Congenital adhesion band causing small bowel obstruction: What’s the difference in various age groups, pediatric and adult patients?
Yang et al. BMC Surgery
Congenital adhesion band causing small bowel obstruction: What's the difference in various age groups, pediatric and adult patients?
Kwang-Ho Yang 0 1
Tae-Beom Lee 1
Si-Hak Lee 1
Soo-Hong Kim 1
Yong-Hoon Cho 0 1 2
Hae-Young Kim 1
0 Research Institute for Convergence of Biomedical Science and Technology, Pusan National University Yangsan Hospital , Yangsan , Korea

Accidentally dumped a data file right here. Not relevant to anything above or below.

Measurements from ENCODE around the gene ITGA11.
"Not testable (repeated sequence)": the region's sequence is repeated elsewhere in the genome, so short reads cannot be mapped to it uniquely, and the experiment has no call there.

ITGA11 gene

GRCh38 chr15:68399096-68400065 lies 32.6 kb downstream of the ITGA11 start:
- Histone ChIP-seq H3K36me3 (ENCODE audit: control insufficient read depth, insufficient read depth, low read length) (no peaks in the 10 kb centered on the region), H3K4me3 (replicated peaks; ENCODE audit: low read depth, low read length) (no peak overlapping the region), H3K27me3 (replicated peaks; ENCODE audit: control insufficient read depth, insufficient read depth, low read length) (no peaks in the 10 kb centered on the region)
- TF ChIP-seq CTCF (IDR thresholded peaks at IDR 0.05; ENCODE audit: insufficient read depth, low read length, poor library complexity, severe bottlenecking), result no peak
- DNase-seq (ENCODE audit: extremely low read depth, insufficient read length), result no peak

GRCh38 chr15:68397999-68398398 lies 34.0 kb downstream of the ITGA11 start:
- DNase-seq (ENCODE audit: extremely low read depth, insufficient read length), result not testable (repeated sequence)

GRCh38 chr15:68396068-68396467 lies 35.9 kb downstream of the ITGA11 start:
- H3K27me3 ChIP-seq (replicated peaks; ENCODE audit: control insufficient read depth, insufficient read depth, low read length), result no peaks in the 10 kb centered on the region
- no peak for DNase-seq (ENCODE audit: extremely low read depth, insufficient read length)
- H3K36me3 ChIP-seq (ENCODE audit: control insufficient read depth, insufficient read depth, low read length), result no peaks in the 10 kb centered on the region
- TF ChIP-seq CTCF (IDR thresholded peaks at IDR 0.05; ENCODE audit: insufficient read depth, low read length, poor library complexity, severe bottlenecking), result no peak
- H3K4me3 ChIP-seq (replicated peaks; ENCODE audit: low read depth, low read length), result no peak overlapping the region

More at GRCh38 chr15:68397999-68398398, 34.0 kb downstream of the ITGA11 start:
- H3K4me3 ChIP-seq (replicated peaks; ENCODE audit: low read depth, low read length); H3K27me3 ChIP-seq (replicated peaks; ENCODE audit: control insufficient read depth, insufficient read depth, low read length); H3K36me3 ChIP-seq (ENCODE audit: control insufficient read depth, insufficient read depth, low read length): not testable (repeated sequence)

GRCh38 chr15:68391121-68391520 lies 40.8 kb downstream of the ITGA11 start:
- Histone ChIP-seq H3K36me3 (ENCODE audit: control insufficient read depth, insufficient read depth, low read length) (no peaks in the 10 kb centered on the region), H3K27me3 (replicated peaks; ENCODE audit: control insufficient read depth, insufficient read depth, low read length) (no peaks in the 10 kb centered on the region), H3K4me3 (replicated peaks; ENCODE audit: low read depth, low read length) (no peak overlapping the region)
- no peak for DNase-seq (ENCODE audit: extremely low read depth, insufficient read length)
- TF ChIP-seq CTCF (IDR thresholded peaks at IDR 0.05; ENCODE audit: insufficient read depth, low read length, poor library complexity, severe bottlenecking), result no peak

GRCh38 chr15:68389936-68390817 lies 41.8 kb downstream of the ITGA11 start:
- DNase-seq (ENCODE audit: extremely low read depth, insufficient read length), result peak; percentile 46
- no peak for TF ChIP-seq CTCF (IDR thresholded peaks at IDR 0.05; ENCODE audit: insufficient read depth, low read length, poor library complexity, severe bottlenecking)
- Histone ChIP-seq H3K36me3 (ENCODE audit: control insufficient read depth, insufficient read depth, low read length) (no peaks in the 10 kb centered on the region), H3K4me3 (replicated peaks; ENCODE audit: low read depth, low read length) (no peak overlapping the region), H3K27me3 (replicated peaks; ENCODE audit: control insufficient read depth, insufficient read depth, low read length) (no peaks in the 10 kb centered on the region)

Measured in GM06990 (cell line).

1 Department of Surgery, Pusan National University Yangsan Hospital , Yangsan , Korea
2 Department of Surgery, Pusan National University School of Medicine , Geumo-ro 20, Mulgeum-eup, 50612 Yangsan, Gyeongnam , Korea